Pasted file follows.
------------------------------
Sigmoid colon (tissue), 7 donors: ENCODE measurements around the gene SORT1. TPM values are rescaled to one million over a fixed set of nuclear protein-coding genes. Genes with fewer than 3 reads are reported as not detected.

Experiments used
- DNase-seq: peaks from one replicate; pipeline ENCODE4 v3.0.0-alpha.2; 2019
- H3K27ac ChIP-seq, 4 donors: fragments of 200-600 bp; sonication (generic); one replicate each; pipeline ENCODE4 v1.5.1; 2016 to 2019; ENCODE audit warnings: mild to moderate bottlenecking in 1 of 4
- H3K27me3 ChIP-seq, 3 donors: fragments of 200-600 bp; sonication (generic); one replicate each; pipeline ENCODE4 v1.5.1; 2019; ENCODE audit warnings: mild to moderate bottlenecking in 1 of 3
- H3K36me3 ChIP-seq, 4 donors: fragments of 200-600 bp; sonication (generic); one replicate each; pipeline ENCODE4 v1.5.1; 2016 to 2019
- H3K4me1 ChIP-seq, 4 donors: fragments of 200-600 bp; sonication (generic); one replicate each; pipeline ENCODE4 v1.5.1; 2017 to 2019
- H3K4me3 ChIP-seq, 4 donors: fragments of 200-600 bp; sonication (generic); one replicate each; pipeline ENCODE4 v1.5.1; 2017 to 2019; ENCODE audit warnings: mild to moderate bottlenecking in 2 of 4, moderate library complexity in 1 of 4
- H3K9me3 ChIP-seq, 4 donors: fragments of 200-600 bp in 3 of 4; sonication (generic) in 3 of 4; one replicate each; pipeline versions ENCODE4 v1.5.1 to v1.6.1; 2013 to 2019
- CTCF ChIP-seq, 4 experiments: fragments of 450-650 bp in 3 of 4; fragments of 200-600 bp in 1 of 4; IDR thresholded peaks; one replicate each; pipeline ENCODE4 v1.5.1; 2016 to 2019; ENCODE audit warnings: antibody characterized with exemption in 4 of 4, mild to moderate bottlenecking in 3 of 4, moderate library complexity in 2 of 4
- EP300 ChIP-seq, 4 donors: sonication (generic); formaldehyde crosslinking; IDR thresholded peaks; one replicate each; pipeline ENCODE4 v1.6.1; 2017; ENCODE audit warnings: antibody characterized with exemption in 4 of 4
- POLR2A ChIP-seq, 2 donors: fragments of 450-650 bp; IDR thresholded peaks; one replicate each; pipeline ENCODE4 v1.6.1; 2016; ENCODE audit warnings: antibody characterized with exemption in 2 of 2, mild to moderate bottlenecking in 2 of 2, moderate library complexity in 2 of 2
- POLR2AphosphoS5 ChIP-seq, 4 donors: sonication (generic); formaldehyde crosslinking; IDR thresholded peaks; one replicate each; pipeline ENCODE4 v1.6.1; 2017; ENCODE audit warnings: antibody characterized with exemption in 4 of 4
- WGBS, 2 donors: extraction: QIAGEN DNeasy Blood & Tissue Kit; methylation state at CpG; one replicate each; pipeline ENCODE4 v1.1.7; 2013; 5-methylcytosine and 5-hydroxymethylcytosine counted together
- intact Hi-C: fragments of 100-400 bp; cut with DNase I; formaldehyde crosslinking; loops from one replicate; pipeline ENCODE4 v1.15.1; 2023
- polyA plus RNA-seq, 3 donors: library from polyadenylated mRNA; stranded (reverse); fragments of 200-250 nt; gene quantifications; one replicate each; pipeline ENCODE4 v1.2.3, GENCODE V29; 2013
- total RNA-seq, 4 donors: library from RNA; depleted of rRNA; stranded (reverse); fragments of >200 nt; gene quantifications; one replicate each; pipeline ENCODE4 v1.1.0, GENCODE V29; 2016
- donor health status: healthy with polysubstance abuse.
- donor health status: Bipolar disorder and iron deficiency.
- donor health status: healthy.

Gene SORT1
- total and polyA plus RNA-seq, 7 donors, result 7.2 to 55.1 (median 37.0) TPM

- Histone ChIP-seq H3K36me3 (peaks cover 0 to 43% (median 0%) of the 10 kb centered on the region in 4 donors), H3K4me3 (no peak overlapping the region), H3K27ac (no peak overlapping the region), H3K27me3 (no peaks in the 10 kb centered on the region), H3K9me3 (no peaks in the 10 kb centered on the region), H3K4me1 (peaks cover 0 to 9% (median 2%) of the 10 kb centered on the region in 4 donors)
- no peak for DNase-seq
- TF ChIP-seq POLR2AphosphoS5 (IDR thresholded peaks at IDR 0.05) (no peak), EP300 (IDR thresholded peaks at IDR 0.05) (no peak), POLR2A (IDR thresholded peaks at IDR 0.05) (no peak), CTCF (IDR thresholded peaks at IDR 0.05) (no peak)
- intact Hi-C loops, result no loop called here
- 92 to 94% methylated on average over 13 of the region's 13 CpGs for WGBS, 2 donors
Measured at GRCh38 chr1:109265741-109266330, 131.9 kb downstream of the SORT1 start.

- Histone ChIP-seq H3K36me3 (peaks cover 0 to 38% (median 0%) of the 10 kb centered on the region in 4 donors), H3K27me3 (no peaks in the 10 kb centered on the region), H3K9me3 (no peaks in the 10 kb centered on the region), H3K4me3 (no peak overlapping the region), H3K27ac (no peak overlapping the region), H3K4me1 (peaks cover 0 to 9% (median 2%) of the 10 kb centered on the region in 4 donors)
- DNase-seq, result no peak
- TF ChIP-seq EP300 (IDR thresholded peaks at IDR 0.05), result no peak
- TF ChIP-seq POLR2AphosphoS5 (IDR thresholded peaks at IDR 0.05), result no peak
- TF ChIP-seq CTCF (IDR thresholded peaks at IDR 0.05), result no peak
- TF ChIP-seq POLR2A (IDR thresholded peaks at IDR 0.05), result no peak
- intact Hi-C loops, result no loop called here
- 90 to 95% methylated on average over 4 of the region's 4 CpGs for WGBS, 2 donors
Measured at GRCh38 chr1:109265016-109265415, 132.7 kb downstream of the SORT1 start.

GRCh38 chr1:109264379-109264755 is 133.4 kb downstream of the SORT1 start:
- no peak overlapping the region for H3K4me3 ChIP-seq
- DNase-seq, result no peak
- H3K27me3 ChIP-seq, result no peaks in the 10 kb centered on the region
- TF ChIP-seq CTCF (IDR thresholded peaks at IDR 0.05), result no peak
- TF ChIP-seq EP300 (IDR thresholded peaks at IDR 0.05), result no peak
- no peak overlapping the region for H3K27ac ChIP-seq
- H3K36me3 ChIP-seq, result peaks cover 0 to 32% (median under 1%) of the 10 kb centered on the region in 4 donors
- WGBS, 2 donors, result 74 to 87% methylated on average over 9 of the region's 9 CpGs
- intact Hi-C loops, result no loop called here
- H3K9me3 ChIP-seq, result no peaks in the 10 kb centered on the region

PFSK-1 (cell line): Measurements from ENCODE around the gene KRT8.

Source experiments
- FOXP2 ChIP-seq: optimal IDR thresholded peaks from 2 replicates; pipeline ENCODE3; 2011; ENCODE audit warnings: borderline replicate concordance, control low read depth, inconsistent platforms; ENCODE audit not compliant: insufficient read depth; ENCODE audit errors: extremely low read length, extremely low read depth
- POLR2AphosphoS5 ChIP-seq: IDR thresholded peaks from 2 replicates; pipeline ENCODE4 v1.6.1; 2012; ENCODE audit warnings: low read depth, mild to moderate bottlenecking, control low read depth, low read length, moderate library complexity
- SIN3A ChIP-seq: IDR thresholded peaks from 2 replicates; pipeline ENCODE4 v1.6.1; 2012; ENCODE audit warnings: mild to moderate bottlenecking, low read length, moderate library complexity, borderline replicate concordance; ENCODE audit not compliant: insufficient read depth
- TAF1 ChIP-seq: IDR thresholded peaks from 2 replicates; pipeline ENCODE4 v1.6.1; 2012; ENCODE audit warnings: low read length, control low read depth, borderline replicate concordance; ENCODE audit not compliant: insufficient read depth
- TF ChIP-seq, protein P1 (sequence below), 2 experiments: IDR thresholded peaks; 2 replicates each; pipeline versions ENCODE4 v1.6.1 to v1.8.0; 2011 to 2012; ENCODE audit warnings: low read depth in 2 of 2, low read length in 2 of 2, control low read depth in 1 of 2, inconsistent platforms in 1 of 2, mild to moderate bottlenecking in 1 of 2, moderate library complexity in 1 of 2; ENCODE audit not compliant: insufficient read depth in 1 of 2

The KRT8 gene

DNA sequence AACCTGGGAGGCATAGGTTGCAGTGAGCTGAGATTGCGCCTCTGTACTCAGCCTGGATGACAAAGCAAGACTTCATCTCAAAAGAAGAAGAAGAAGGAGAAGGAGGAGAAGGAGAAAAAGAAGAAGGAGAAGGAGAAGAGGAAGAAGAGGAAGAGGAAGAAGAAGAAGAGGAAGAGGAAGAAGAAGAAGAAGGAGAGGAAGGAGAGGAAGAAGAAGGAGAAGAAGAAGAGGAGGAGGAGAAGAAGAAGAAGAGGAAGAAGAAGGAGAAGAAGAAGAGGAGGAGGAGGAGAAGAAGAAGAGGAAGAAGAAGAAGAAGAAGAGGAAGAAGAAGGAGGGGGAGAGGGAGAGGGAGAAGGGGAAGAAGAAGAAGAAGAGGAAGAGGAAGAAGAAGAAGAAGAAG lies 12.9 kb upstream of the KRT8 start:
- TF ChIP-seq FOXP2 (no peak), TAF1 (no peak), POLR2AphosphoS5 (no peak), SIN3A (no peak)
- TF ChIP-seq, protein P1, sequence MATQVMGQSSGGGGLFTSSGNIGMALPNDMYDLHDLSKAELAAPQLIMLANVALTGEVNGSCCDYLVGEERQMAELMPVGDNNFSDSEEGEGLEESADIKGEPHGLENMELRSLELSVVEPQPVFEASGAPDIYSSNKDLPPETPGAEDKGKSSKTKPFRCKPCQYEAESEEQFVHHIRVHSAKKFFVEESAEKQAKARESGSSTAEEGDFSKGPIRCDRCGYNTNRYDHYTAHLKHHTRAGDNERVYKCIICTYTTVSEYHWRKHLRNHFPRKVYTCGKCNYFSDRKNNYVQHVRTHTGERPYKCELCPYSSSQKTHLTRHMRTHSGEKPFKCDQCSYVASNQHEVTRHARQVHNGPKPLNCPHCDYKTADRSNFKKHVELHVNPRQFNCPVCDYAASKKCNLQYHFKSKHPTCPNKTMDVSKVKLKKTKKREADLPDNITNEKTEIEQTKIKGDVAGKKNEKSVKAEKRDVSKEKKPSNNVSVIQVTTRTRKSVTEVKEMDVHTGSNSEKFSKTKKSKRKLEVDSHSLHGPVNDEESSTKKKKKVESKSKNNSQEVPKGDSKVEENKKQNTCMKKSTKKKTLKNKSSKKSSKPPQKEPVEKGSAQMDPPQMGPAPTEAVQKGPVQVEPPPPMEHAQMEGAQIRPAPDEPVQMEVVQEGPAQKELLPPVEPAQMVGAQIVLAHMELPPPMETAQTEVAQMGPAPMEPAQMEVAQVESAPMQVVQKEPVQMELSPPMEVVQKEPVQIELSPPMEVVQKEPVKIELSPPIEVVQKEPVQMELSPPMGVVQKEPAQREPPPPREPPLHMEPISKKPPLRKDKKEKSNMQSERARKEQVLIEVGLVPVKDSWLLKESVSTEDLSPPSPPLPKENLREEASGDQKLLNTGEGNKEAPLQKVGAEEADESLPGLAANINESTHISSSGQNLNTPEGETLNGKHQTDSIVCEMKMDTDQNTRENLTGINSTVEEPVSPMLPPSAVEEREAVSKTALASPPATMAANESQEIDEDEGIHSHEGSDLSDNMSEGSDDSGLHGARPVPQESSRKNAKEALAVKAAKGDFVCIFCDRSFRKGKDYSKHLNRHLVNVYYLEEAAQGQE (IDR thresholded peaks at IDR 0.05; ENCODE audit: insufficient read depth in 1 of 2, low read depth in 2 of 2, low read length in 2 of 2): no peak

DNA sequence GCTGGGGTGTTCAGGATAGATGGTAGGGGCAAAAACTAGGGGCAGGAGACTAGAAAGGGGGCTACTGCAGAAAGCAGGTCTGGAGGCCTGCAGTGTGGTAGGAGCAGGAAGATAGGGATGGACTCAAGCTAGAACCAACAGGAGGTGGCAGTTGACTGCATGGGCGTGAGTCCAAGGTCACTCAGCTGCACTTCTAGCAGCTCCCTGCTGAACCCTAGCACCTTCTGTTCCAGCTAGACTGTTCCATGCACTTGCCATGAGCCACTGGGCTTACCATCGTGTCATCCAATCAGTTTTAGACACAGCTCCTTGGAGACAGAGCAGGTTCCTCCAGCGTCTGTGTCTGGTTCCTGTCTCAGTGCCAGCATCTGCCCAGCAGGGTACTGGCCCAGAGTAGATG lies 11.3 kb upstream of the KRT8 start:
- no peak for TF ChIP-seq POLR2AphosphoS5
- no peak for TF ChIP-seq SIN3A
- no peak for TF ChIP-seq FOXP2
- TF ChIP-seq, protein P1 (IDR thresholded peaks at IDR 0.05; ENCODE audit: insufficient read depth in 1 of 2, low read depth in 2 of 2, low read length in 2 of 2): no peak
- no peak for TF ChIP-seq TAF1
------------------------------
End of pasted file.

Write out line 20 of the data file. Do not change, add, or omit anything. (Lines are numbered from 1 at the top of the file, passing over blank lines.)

- donor health status: healthy.